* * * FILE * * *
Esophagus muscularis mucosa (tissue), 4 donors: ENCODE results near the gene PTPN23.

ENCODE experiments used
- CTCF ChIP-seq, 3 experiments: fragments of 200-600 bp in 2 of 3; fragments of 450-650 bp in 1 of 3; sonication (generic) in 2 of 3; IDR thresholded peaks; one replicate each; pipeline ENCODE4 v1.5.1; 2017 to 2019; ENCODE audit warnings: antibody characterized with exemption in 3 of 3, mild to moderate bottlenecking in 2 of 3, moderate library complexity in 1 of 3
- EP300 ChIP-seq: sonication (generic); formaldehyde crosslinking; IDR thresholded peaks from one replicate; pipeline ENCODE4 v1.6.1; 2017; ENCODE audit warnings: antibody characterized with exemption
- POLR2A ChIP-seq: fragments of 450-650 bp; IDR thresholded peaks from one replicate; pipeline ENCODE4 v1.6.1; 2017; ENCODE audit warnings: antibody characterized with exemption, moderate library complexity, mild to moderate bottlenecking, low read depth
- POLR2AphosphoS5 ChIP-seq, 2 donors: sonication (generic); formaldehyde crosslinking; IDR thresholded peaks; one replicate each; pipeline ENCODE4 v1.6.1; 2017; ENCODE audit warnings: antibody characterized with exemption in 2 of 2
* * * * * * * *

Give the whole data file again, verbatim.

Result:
Esophagus muscularis mucosa (tissue), 4 donors: ENCODE results near the gene PTPN23.

ENCODE experiments used
- CTCF ChIP-seq, 3 experiments: fragments of 200-600 bp in 2 of 3; fragments of 450-650 bp in 1 of 3; sonication (generic) in 2 of 3; IDR thresholded peaks; one replicate each; pipeline ENCODE4 v1.5.1; 2017 to 2019; ENCODE audit warnings: antibody characterized with exemption in 3 of 3, mild to moderate bottlenecking in 2 of 3, moderate library complexity in 1 of 3
- EP300 ChIP-seq: sonication (generic); formaldehyde crosslinking; IDR thresholded peaks from one replicate; pipeline ENCODE4 v1.6.1; 2017; ENCODE audit warnings: antibody characterized with exemption
- POLR2A ChIP-seq: fragments of 450-650 bp; IDR thresholded peaks from one replicate; pipeline ENCODE4 v1.6.1; 2017; ENCODE audit warnings: antibody characterized with exemption, moderate library complexity, mild to moderate bottlenecking, low read depth
- POLR2AphosphoS5 ChIP-seq, 2 donors: sonication (generic); formaldehyde crosslinking; IDR thresholded peaks; one replicate each; pipeline ENCODE4 v1.6.1; 2017; ENCODE audit warnings: antibody characterized with exemption in 2 of 2